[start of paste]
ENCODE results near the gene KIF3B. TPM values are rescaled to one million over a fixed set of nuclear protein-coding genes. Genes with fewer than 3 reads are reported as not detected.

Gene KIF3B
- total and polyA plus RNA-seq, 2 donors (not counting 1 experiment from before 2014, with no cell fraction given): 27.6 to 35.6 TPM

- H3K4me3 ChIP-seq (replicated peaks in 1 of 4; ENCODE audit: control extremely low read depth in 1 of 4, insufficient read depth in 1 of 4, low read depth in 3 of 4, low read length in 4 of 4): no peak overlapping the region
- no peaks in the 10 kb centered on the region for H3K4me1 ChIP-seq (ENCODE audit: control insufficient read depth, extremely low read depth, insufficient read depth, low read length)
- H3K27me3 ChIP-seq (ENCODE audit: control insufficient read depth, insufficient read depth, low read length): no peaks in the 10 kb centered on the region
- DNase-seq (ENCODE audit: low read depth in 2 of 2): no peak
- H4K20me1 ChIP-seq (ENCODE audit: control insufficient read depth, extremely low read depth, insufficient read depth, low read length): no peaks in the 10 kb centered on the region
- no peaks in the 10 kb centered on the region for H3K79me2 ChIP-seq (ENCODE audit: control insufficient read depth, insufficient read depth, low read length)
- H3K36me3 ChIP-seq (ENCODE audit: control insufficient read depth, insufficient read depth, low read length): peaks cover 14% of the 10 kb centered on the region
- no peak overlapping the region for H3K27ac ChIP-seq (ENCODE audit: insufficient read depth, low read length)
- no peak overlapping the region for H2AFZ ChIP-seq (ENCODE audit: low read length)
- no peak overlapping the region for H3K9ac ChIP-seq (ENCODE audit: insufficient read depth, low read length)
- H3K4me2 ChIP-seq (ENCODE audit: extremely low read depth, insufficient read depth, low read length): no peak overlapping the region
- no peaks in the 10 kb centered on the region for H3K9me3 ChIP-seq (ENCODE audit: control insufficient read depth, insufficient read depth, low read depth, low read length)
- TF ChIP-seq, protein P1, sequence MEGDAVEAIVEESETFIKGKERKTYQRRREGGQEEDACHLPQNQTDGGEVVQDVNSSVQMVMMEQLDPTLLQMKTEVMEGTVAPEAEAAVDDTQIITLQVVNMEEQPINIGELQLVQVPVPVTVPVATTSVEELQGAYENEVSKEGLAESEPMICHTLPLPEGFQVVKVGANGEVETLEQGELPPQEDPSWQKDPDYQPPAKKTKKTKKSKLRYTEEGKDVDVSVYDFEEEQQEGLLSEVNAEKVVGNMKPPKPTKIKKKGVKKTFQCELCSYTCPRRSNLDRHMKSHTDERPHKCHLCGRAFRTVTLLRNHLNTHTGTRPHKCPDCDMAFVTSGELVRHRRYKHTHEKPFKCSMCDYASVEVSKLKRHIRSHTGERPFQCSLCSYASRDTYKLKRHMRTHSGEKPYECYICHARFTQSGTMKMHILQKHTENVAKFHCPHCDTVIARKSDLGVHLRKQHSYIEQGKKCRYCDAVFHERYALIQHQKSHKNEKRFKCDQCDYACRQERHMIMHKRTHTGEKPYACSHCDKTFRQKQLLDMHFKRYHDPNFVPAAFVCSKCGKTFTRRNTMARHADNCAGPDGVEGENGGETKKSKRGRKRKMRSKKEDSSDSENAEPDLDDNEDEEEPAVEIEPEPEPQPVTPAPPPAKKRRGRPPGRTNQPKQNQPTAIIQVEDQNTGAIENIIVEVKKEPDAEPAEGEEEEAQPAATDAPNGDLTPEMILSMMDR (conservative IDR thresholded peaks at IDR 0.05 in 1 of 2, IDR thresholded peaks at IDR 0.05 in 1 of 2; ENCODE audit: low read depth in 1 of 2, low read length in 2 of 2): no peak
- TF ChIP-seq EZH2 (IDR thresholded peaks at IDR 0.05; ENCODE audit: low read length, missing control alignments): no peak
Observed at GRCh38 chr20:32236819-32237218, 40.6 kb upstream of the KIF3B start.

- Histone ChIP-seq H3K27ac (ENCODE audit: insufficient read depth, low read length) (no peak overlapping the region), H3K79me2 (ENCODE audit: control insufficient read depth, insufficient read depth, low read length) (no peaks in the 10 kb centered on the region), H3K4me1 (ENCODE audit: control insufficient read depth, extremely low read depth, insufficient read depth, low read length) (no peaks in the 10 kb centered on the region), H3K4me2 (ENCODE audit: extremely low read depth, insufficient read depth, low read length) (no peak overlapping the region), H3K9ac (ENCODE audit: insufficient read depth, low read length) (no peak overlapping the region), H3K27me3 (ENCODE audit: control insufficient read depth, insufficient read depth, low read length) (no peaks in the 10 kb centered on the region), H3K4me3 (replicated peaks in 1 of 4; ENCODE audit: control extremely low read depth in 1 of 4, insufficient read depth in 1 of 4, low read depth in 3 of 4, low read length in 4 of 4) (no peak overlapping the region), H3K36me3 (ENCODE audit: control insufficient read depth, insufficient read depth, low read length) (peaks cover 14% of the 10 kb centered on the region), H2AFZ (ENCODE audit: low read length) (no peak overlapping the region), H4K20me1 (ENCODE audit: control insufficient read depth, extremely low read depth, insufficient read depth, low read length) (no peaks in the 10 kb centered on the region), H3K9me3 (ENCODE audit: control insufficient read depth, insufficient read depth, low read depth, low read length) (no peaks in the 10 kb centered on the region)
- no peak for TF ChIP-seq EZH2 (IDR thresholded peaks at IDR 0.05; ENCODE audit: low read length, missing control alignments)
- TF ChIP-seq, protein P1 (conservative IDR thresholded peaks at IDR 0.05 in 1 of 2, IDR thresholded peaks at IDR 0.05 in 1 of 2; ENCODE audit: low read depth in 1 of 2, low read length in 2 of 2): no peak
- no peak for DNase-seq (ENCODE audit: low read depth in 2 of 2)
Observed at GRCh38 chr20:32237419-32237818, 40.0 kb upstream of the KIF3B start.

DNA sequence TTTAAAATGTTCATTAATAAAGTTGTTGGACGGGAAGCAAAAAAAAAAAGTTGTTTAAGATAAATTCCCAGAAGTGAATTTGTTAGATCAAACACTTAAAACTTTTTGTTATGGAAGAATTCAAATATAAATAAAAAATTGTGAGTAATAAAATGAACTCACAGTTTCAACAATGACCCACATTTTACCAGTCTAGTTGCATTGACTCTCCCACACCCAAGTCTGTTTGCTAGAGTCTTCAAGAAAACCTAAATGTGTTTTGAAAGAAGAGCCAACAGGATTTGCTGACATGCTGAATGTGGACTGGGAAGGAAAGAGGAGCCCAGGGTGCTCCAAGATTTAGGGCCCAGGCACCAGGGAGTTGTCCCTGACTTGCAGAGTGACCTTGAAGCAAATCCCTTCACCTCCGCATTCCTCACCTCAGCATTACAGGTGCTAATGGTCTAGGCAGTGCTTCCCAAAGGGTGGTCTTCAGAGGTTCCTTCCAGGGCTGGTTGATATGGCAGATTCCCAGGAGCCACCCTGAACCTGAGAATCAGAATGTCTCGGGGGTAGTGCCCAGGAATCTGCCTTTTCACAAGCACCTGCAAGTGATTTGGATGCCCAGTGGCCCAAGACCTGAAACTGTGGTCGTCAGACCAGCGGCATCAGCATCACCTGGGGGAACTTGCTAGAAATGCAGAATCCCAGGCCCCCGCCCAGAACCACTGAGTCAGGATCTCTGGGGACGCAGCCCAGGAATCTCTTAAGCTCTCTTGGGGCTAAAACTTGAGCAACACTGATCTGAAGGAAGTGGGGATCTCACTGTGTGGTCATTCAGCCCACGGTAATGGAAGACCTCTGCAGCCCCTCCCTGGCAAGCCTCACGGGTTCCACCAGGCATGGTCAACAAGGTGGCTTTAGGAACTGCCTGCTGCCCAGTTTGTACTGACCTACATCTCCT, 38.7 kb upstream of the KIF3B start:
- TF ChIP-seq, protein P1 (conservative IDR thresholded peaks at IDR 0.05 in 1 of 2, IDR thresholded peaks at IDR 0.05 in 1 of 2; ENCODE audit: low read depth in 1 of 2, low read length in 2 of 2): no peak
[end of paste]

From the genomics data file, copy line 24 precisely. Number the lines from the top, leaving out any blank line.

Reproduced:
DNA sequence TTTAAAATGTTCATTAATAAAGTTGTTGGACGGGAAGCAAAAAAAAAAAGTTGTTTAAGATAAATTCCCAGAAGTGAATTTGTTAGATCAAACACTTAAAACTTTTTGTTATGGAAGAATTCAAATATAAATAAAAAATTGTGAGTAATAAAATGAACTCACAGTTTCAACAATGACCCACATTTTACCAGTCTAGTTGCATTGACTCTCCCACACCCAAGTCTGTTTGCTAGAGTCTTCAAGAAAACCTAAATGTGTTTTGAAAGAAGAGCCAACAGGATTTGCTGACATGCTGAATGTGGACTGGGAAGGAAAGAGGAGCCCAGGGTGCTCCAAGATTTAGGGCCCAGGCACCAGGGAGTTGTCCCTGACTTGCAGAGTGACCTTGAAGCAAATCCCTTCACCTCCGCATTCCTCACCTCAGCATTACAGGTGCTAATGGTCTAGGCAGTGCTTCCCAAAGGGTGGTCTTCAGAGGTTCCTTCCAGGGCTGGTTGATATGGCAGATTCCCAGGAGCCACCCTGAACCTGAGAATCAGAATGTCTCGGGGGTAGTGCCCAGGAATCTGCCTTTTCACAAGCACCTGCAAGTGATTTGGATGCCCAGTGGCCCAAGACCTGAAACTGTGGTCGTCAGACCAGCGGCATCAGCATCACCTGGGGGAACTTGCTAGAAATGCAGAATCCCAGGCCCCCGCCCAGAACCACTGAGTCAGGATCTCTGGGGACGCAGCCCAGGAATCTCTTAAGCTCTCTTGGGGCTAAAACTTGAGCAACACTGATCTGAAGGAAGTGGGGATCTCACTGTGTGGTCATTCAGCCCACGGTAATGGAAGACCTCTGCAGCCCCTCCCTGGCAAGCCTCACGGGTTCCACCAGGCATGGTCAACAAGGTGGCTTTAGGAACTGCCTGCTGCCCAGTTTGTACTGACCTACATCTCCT, 38.7 kb upstream of the KIF3B start: